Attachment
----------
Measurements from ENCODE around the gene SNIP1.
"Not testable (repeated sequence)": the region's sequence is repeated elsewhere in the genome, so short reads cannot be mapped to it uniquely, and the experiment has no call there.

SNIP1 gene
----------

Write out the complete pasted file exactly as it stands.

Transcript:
Measurements from ENCODE around the gene SNIP1.
"Not testable (repeated sequence)": the region's sequence is repeated elsewhere in the genome, so short reads cannot be mapped to it uniquely, and the experiment has no call there.

SNIP1 gene